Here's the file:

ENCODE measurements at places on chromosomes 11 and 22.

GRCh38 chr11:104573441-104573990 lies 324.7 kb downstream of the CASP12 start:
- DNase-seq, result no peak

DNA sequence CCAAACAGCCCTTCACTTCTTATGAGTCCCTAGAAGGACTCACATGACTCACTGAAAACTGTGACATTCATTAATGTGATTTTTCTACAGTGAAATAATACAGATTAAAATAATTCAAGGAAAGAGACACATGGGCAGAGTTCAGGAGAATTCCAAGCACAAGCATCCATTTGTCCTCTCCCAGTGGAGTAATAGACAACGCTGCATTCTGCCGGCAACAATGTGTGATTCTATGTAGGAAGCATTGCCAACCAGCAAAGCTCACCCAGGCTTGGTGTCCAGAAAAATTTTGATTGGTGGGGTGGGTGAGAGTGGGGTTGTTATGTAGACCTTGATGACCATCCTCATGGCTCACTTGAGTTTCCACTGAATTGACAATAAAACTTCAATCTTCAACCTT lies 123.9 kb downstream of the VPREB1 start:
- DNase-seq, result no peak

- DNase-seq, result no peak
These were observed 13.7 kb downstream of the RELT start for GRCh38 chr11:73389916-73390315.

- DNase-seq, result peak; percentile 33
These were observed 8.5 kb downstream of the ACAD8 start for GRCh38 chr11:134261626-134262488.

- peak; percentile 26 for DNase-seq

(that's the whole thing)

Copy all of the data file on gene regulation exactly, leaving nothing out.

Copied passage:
ENCODE measurements at places on chromosomes 11 and 22.

GRCh38 chr11:104573441-104573990 lies 324.7 kb downstream of the CASP12 start:
- DNase-seq, result no peak

DNA sequence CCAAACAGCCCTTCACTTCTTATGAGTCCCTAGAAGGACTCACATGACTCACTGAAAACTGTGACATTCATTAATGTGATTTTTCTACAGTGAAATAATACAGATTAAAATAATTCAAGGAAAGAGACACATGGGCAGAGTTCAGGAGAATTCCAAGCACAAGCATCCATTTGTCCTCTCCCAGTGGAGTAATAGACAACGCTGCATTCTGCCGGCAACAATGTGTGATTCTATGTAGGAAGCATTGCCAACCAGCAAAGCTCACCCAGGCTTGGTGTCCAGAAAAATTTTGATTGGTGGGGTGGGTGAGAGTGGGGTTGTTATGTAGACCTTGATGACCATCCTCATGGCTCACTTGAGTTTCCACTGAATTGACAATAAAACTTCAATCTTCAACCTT lies 123.9 kb downstream of the VPREB1 start:
- DNase-seq, result no peak

- DNase-seq, result no peak
These were observed 13.7 kb downstream of the RELT start for GRCh38 chr11:73389916-73390315.

- DNase-seq, result peak; percentile 33
These were observed 8.5 kb downstream of the ACAD8 start for GRCh38 chr11:134261626-134262488.

- peak; percentile 26 for DNase-seq